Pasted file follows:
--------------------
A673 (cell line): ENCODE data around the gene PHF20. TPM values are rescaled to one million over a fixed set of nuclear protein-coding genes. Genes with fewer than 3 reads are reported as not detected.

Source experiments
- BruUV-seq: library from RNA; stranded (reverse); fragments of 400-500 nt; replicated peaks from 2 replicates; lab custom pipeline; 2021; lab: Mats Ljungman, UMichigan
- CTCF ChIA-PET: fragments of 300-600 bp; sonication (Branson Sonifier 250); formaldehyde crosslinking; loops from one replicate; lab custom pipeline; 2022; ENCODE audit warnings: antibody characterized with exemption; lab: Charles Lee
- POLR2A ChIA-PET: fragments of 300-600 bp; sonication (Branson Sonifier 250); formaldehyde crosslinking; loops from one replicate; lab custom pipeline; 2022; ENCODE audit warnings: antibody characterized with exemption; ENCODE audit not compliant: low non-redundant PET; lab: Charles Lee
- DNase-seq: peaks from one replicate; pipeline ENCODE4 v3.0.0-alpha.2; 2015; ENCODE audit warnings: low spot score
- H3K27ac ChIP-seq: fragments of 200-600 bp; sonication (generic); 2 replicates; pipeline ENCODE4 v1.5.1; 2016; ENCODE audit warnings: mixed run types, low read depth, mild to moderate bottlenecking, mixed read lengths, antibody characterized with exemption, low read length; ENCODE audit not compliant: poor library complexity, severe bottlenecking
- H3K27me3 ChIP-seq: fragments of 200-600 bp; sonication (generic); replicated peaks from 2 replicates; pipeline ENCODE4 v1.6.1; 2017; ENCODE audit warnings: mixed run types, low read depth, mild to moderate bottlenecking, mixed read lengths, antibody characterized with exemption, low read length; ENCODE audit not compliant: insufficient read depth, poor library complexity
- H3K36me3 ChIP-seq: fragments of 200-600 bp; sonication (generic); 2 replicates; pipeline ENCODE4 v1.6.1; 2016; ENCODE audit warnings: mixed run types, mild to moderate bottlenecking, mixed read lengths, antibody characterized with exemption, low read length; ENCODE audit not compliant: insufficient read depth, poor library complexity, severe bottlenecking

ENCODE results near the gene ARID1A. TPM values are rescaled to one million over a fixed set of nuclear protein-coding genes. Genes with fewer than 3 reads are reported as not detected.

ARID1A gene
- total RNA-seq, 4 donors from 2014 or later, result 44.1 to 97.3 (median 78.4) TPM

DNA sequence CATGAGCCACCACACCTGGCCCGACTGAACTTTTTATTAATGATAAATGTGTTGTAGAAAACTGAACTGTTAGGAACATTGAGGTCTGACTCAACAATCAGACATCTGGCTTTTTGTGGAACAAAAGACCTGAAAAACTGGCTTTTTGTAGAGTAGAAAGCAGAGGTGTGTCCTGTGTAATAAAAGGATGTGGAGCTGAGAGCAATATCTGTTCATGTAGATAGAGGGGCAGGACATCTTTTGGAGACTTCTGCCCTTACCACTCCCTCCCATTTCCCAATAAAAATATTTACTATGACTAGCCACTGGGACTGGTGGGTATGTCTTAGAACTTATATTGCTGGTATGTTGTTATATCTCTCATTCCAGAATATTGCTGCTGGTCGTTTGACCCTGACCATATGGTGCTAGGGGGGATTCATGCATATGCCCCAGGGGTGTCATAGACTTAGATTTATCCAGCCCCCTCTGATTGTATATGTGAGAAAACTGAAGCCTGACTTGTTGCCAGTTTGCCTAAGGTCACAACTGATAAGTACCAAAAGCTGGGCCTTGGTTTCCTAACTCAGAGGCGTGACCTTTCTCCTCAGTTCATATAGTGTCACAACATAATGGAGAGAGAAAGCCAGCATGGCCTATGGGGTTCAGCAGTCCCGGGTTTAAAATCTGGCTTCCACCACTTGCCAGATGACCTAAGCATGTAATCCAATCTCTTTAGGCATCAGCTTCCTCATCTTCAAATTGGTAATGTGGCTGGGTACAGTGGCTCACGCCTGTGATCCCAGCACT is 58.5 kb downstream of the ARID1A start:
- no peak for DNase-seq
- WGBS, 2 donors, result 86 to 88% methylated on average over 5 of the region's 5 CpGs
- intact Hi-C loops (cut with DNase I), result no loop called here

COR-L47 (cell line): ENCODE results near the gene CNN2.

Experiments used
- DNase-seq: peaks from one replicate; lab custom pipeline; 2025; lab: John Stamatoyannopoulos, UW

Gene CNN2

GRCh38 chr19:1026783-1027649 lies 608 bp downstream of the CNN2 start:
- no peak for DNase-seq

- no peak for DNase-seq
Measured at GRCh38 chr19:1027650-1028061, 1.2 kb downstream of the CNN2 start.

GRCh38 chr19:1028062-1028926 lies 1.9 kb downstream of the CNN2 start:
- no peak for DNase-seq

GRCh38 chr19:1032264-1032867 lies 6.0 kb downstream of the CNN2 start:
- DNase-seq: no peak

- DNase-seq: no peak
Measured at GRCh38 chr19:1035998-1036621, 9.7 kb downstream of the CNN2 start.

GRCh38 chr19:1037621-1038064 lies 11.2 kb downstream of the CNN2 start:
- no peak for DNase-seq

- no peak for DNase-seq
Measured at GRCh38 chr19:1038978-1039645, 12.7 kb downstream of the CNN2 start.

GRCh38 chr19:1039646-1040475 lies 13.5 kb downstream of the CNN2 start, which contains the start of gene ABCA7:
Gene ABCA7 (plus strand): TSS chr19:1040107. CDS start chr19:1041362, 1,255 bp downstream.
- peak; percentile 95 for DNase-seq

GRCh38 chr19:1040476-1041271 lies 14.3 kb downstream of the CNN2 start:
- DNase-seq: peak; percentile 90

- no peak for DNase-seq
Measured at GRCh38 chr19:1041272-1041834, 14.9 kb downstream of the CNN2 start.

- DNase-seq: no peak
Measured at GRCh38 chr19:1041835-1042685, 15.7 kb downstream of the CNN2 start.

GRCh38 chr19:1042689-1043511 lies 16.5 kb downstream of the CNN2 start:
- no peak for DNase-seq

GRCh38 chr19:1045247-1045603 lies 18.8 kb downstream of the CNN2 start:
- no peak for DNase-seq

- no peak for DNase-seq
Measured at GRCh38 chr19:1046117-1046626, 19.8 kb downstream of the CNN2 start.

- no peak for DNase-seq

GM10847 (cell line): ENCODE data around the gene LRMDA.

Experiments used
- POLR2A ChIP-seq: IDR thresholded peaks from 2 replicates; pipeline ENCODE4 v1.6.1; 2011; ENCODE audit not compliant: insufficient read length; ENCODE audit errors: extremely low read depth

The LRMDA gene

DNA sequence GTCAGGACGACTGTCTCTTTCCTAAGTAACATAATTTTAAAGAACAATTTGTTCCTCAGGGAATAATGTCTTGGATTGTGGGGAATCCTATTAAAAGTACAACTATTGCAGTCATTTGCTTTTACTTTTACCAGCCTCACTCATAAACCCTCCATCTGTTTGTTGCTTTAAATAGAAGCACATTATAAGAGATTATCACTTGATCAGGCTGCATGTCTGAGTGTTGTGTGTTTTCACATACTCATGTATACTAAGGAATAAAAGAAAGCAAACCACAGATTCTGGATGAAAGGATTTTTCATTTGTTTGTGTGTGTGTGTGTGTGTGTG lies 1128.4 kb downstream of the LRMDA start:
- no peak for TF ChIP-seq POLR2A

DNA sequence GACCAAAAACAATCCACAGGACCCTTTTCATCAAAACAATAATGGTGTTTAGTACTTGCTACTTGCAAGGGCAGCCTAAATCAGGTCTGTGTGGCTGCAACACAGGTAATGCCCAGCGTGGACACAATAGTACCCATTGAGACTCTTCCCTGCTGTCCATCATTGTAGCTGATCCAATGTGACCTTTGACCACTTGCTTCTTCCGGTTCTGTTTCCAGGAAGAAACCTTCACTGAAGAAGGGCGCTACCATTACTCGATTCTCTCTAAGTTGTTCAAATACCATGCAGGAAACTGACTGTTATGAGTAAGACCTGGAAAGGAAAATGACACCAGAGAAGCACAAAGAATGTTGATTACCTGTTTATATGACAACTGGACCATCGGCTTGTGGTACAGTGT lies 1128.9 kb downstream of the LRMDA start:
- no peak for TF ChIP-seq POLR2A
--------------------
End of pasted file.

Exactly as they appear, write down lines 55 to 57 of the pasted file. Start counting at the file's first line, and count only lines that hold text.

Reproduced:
DNA sequence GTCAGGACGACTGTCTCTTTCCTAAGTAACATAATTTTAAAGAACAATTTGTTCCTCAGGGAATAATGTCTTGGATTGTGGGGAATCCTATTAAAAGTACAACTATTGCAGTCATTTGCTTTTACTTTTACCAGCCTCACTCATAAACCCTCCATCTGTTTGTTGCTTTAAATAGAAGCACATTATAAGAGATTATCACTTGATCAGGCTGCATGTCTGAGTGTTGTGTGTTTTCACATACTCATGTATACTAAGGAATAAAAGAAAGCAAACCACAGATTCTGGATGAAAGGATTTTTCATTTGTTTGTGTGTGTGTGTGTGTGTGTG lies 1128.4 kb downstream of the LRMDA start:
- no peak for TF ChIP-seq POLR2A

DNA sequence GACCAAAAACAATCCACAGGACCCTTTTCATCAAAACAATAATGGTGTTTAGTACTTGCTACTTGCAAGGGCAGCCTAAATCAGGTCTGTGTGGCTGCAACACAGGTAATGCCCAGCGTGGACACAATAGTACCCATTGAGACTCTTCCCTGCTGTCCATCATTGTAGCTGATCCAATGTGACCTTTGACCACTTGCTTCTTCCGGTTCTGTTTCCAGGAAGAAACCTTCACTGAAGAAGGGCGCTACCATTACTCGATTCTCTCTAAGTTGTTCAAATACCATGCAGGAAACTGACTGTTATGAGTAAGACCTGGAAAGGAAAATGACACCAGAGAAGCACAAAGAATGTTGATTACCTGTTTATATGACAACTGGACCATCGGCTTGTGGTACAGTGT lies 1128.9 kb downstream of the LRMDA start: